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Wednesday, March 16, 2005 

What this is about...

I love Food.

That doesn't make me much different from many people. I wanted to create my own corner of the web where I could stow away thoughts, ideas, hints, recipes and so forth for my own future reference. If people find them interesting, then that is an added bonus.

I like to cook, but find that most of my good cooking takes place on the weekend. That also seems to be the time that I am most consumed by food. Thus the "Part Time Gourmet" label. On the weekends I get together with friends...we have food. PBS and Food Network have a greater variety of cooking shows on television. People are in the grocery stores. Weekends and food are linked closely together.

For my first post, I wanted to share this idea for cooking a steak when you don't have a grill available. I live in an apartment complex where a grill is not an option, yet I still love steak. Here's a technique that was passed onto me:

I use a cast iron pan and an oven in the winter for steaks

This technique will also generate a fair amount of smoke, so turn on your vent fan and crack a window to allow good airflow. Don't worry, though, the only smell that will linger will be that of delicious steak.

First, set your steak out and allow it to come to room temperature.

Now, put your seasoned skillet in the oven and set the temperature to "broil." Allow it to heat for 15 to 20 minutes. While the oven is heating, season the steak on both sides with liberal pinches of kosher and freshly ground black pepper. Add a light coating of canola oil. NOTE: I don't recommend regular vegetable or olive oil for this method, as their smoke points are too low.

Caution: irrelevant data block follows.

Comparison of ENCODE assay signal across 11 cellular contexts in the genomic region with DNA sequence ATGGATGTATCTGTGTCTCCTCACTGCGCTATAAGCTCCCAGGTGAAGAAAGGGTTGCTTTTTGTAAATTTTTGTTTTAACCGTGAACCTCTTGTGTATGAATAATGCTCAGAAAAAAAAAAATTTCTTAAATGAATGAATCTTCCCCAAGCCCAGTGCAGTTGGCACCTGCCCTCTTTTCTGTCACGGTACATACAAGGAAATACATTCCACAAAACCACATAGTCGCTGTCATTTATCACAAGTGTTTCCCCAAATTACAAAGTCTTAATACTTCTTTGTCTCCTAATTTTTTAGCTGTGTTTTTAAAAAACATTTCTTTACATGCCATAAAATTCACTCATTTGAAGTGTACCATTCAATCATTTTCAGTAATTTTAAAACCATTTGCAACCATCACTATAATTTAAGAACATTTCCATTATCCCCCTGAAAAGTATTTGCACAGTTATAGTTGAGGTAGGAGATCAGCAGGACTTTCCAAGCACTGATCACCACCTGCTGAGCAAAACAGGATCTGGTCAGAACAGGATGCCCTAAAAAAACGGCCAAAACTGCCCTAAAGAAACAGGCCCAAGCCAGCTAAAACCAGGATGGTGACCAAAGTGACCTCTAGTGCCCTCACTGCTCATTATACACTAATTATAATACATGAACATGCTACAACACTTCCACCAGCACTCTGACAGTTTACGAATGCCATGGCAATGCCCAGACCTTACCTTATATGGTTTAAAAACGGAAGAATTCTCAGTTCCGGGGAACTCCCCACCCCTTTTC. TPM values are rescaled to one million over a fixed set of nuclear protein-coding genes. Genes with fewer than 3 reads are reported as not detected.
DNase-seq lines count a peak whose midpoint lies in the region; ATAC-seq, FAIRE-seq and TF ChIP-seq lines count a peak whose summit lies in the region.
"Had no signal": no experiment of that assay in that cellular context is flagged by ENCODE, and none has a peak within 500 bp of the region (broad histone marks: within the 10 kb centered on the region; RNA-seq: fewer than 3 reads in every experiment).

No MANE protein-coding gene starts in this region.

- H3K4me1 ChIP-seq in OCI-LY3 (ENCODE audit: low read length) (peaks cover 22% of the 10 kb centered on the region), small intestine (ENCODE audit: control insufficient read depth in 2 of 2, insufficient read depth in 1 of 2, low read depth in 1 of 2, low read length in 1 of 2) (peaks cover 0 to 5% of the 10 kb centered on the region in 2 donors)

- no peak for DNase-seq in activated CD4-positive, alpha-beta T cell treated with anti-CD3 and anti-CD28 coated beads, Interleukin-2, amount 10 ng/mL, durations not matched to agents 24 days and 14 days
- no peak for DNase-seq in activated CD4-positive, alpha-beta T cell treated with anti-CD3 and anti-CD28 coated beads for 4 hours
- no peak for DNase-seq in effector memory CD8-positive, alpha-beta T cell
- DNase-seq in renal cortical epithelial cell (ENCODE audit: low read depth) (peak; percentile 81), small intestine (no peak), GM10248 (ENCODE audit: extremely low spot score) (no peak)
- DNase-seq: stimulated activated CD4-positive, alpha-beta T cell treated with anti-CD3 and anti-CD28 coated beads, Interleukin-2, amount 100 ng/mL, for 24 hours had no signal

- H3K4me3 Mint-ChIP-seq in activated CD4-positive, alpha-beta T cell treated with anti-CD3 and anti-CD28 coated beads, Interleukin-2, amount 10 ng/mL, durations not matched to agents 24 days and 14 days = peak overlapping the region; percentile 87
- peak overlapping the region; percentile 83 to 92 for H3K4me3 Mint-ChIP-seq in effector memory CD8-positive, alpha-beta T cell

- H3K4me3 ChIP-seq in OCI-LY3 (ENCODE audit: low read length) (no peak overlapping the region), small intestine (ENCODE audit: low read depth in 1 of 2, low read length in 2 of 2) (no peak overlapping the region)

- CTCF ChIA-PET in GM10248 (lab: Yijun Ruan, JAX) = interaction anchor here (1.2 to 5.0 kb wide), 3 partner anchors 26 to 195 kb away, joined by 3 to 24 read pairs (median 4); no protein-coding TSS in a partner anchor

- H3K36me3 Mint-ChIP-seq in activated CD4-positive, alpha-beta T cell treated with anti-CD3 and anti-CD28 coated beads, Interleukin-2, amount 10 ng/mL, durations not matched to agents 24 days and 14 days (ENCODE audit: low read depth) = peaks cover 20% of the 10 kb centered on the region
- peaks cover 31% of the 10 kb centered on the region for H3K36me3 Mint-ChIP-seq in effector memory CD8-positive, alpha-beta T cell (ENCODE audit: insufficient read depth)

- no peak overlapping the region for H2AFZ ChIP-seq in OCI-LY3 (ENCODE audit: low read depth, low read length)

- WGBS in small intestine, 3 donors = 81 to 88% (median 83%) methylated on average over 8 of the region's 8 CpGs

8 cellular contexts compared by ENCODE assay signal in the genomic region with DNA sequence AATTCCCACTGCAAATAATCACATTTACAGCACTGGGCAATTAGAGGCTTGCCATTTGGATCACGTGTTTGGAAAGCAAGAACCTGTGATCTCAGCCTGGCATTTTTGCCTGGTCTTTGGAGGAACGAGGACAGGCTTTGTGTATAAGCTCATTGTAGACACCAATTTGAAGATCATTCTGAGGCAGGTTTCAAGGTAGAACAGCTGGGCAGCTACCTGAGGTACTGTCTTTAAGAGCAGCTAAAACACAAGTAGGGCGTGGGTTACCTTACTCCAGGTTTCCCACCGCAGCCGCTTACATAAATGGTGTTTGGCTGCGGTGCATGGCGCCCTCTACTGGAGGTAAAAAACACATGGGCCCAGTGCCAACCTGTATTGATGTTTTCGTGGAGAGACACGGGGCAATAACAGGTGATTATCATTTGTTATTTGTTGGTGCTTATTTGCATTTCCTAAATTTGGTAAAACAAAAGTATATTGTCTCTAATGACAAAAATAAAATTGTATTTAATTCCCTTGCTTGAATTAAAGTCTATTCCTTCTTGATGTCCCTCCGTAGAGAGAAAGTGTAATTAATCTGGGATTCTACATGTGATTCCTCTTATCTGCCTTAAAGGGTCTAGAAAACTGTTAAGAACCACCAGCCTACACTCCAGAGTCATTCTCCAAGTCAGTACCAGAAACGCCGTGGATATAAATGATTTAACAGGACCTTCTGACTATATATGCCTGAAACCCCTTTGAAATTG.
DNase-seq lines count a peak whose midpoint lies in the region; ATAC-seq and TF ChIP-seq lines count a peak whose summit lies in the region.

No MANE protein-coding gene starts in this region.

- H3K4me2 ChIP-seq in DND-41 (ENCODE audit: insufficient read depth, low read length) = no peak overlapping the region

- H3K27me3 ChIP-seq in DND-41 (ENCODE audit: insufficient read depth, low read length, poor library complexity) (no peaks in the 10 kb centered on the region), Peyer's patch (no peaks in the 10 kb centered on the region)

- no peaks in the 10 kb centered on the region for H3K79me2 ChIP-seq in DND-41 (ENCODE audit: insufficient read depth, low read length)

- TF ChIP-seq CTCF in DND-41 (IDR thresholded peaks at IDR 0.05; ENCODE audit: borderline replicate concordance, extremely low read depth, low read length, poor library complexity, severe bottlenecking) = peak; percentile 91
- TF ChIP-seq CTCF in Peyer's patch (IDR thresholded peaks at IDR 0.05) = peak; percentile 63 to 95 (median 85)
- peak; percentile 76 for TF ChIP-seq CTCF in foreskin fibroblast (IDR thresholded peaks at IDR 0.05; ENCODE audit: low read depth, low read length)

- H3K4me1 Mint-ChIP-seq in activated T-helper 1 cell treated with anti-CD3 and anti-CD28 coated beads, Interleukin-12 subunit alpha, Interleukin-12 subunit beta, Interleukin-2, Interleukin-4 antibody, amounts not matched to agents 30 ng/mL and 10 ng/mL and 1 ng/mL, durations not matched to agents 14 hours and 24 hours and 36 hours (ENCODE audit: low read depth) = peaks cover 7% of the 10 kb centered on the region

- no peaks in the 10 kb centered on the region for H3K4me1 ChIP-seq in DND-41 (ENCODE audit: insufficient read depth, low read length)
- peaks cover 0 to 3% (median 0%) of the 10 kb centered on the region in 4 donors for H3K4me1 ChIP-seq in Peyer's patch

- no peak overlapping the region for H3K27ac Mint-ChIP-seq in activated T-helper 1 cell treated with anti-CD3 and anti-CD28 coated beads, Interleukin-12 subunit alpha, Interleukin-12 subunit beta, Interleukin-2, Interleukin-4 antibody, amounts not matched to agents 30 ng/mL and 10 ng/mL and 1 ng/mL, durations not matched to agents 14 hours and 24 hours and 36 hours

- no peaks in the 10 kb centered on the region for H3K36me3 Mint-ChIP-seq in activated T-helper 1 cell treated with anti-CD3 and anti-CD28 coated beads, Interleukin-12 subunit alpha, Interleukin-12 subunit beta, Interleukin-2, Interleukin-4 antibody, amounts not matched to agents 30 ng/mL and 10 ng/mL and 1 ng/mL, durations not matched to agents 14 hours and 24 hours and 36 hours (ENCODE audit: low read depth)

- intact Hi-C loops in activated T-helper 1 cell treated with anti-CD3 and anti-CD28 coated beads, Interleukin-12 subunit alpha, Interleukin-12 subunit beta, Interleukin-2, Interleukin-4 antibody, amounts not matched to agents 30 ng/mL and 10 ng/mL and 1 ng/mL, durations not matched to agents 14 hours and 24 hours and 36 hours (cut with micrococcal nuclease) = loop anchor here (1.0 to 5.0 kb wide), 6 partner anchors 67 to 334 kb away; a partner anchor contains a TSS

Once your oven heating is done, turn your large stove burner to high. If it's an electric stove, allow the burner to come to full temp. Remove the skillet from the oven and set it on the burner for another three minutes. You will now have an insanely hot cooking surface.

Using tongs, place the steak in the skillet. After 30 seconds, turn it over to brown the other side. Wearing your welding gloves, transfer the pan to the center rack of your oven and cook for three minutes on each side. (NOTE: This cooking time is for an inch-thick steak. Adjust your time for thinner cuts.)

Remove the skillet from the oven, and move the steak to a platter to stand. This is perhaps the most neglected portion of any meat cooking process. If you cut into a steak, pork chop or even chicken before it's had time stand, you will end up with a platter dripping with juices that belong in the meat. Allow your steak to stand, with a tent of foil to retain the heat, for 10 minutes and you'll be rewarded with beef that is as juicy on the last bite as it was on the first, and leftovers that won't have the texture of cardboard.